Steep decline in race discrimination tribunal awards

Photo: Bernard Jaubert / imageBROKER/REX/Shutterstock.

The average compensation awarded in workplace race discrimination cases fell by 14% over the past year, but the number of discrimination cases rose.

The median amount of money awarded by employment tribunals for race discrimination fell to £11,300 in 2018 (year-end 30 June), down from £13,140 in the previous year, says employment law specialist Fox & Partners.

The fall is partly driven by a larger number of lower-value claims coming forward in the wake of the abolition of employment tribunal fees in July 2017, bringing down the average compensation award.

The number of race discrimination claims at tribunals reached 3,307 last year (year-end 30 September), up from 2,305 the year before.

There was a very large fall in the average amount of compensation for age discrimination cases, which declined by 56% to £6,180 in the past year, down from £15,200.

Fox & Partners said the fall in average compensation awards may also reflect how more employers were now implementing more structured HR guidelines and programmes.

Bucking the trend, however, was one recent case where an NHS manager of British Caribbean descent was awarded £1m after an altercation with a racially abusive van driver in a car park. He was dismissed by Kings College NHS Trust after a process found to be discriminatory and biased by an employment tribunal.

On the whole, however, improved HR procedure helped organisations to tackle discrimination in the workplace more effectively and enabled them to deal with emerging problems quicker.

This led to fewer high-value discrimination claims going forward to tribunals, so bringing down the overall average for awards.

Ivor Adair, a partner at Fox, told Personnel Today that large employers such as the NHSoften struggled to alter their processes to reflect current thinking around issues such as race discrimination at work.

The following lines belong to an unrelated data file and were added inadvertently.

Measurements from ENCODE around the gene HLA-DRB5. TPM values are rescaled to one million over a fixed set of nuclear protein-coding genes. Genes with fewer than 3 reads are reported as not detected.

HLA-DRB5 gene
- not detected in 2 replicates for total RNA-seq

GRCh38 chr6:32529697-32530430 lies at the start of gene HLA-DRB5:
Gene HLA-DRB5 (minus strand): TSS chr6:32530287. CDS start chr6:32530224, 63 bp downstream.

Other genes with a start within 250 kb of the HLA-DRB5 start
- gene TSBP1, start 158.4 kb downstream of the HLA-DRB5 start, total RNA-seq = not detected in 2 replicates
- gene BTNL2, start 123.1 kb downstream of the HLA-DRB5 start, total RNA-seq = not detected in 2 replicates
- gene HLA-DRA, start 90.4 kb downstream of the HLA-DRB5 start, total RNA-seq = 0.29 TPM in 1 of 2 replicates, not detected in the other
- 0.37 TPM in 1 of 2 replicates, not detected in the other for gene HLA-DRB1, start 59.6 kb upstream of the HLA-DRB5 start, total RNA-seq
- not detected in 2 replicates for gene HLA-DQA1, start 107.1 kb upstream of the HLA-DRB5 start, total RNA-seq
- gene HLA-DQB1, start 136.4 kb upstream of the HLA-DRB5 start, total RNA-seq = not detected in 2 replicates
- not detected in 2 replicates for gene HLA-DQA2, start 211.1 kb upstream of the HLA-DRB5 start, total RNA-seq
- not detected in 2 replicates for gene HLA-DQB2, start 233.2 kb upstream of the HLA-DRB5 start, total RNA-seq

He said: “Many smaller companies are more amenable and willing to address cultural problems; they are more sensitive to reputational factors.”

He added that part of this was generational: “There are big cultural differences between younger and older parts of the workforce on these questions.”

Fox’s Dean Fuller said there was an important message for claimants concealed in the figures: “Claimants need to be aware that they are not always set to receive a large pay-out from the employment tribunal, even if they win. Negotiating settlements with employers will, in many ways, get the claimant a better result.

“Pursuing a claim all the way to a full tribunal hearing can be a serious drain on all parties’ time and resources. Claimants and employers need to consider the ‘cost’ of that distraction in their life and business.”

He added: “Efforts to prevent disputes are clearly time well spent. Not only do formal guidelines and staff training around workplace discrimination issues help create a better working environment, it also means a reduced scope for costly disputes.”

Government proposals to force organisations to publish their ethnicity pay gap cold reduce the potential for workplace race discrimination in the future, Fuller said.

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